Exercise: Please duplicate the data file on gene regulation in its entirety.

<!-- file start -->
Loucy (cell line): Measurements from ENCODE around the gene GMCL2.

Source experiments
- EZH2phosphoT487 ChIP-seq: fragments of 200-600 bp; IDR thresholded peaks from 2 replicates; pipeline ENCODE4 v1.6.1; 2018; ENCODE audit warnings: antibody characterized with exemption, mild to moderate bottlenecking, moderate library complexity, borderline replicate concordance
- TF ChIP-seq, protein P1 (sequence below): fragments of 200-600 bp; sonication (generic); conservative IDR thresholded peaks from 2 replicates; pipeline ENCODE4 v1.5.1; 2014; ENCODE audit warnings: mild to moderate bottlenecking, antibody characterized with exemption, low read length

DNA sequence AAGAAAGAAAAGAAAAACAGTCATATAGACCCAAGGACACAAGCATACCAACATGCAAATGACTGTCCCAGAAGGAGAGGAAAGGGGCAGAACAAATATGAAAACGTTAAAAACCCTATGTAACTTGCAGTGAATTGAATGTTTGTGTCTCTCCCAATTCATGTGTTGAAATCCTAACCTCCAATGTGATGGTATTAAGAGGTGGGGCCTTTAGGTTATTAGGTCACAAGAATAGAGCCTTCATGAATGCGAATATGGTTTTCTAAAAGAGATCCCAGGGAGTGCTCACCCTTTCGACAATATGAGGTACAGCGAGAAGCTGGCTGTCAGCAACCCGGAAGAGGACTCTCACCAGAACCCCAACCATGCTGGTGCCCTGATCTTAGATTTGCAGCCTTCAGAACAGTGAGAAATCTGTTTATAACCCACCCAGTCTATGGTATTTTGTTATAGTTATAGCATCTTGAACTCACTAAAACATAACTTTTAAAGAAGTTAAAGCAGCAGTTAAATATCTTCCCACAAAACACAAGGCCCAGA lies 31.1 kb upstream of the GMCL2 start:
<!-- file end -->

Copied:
Loucy (cell line): Measurements from ENCODE around the gene GMCL2.

Source experiments
- EZH2phosphoT487 ChIP-seq: fragments of 200-600 bp; IDR thresholded peaks from 2 replicates; pipeline ENCODE4 v1.6.1; 2018; ENCODE audit warnings: antibody characterized with exemption, mild to moderate bottlenecking, moderate library complexity, borderline replicate concordance
- TF ChIP-seq, protein P1 (sequence below): fragments of 200-600 bp; sonication (generic); conservative IDR thresholded peaks from 2 replicates; pipeline ENCODE4 v1.5.1; 2014; ENCODE audit warnings: mild to moderate bottlenecking, antibody characterized with exemption, low read length

DNA sequence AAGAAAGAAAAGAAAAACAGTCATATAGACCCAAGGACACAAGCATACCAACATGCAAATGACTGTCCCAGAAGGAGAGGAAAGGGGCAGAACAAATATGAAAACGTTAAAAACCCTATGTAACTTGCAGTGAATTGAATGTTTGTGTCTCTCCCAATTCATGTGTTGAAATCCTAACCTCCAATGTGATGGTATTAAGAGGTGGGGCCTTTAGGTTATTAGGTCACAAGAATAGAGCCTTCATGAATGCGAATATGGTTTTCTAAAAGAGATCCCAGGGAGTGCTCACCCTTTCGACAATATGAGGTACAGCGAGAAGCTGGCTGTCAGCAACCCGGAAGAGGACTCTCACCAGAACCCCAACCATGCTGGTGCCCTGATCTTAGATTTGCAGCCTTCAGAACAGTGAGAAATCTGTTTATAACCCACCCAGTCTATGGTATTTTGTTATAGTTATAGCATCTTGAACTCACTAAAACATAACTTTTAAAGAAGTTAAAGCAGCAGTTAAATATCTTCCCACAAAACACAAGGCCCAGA lies 31.1 kb upstream of the GMCL2 start: